I’d been meaning to read this for a long time and after I finished nanowrimo I decided to reward myself. Unfortunately I was disappointed with my first proper read since the end of October, so I’ll keep this review short as I don’t have all that much to say about it. While I did appreciate the themes, it ultimately fell flat.
Finding a mysterious novel at her bedside plunges documentary filmmaker Catherine Ravenscroft into a living nightmare. Though ostensibly fiction, The Perfect Stranger recreates in vivid, unmistakable detail the terrible day Catherine became hostage to a dark secret, a secret that only one other person knew--and that person is dead.
Now that the past is catching up with her, Catherine’s world is falling apart. Her only hope is to confront what really happened on that awful day even if the shocking truth might destroy her.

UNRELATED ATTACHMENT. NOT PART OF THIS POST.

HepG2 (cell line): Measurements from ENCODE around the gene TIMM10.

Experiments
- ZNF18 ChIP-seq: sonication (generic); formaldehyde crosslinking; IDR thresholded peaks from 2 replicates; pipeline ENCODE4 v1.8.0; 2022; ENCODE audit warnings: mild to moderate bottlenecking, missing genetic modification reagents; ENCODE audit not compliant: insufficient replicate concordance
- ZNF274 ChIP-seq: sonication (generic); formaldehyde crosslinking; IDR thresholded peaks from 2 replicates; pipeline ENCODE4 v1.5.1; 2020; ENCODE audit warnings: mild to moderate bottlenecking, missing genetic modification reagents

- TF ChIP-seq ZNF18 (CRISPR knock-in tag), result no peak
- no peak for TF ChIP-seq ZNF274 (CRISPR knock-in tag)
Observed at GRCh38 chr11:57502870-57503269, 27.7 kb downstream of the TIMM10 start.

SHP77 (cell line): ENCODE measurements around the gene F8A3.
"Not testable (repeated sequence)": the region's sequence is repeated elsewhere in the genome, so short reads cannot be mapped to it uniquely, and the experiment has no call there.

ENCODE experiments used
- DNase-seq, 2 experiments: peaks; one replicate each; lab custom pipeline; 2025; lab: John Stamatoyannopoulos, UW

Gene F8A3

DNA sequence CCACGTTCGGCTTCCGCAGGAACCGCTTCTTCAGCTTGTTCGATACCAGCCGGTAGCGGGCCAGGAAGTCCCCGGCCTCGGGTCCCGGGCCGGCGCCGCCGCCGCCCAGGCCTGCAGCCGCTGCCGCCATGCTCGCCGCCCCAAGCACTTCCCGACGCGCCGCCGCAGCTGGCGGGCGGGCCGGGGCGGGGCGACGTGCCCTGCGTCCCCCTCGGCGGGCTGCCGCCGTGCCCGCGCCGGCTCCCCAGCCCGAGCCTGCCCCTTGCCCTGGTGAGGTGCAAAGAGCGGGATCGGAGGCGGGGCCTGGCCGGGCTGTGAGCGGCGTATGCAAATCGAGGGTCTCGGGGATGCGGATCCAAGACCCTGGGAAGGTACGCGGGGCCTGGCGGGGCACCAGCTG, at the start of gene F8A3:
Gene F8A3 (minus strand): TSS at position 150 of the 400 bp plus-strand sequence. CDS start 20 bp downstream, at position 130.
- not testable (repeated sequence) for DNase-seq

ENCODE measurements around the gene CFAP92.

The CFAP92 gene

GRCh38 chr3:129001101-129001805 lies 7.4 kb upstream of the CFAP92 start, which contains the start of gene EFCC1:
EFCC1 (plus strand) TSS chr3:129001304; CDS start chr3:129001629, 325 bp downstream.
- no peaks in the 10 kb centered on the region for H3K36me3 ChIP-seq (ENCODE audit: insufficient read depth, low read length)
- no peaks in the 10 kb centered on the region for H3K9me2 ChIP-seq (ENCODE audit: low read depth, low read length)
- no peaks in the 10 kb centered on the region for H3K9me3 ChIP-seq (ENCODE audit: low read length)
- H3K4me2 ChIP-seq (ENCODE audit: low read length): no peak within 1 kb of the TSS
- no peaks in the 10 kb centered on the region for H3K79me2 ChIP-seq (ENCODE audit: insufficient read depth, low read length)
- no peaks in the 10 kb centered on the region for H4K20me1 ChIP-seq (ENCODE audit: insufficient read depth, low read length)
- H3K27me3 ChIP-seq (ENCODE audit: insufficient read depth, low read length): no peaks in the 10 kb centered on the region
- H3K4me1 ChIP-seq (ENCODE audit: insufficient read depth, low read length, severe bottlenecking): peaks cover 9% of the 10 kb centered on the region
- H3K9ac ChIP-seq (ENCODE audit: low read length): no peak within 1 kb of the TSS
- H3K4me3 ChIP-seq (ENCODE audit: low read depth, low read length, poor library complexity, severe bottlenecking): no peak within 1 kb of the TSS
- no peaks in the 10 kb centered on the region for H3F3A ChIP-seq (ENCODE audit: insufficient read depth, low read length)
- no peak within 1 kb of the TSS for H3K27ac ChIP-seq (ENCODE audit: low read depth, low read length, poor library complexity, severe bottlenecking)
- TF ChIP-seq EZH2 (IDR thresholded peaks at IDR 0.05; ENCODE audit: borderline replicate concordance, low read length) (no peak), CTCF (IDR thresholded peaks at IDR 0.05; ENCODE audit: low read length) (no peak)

What attracted me initially was that it started off written in second-person and the novel I’m writing is also written this way. I quickly found out that the alternating chapters are written in first-person by a man called Robert whose connection to Catherine is unknown. His chapters begin two years earlier and gradually intersect with Catherine’s in the present day.
Essentially, the central theme was that which we think we know, or presume, we often don’t. At the outset of the novel we think one thing, but later on find out things are very different than they first appeared. In this way I could see why the book was likened to Gone Girl, although this is really where the similarity ended. Unlike Gone Girl (a book I appreciated but didn’t like) the characters weren’t very well done, feeling flat and uninspired. Outside of the plot, which was a pretty standard psychological thriller, we didn’t get to know them much. The character-arc, when it came, was unfulfilling.
I was planning to give this two stars, but the ending, which wrapped things up well and provided one or two surprises, meant I increased this by half-a- star. I also appreciated the tender handling of some difficult themes that appeared towards the end.
The pacing is pivotal in a thriller and this lagged far too much in the first three-quarters to warrant it a decent read.